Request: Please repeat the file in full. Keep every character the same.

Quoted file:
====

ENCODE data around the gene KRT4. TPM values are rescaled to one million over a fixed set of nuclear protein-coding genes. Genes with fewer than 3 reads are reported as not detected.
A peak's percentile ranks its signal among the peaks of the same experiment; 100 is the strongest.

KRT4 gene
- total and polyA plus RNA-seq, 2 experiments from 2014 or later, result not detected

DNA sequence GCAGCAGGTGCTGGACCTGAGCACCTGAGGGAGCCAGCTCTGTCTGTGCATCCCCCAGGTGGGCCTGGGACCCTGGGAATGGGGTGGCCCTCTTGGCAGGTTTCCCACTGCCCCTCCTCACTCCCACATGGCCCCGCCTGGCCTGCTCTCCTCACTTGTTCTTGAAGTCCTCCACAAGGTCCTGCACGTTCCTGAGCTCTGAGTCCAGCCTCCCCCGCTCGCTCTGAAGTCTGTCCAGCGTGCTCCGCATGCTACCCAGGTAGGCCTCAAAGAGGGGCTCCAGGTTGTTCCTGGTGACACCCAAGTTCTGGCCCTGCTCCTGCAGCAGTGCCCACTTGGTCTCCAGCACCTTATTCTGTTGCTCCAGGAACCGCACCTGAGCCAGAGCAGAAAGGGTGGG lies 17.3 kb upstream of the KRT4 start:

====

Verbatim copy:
ENCODE data around the gene KRT4. TPM values are rescaled to one million over a fixed set of nuclear protein-coding genes. Genes with fewer than 3 reads are reported as not detected.
A peak's percentile ranks its signal among the peaks of the same experiment; 100 is the strongest.

KRT4 gene
- total and polyA plus RNA-seq, 2 experiments from 2014 or later, result not detected

DNA sequence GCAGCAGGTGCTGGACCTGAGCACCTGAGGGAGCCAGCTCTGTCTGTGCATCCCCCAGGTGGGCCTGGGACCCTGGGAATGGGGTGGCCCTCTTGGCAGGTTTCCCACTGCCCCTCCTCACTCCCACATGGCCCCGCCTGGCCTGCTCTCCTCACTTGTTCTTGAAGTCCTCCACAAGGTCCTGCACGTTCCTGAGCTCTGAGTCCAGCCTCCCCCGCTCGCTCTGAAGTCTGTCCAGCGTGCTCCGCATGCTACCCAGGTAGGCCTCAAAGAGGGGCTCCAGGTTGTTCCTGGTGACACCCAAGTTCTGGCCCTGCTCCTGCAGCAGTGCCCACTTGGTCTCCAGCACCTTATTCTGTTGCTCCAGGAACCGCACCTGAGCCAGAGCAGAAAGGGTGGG lies 17.3 kb upstream of the KRT4 start: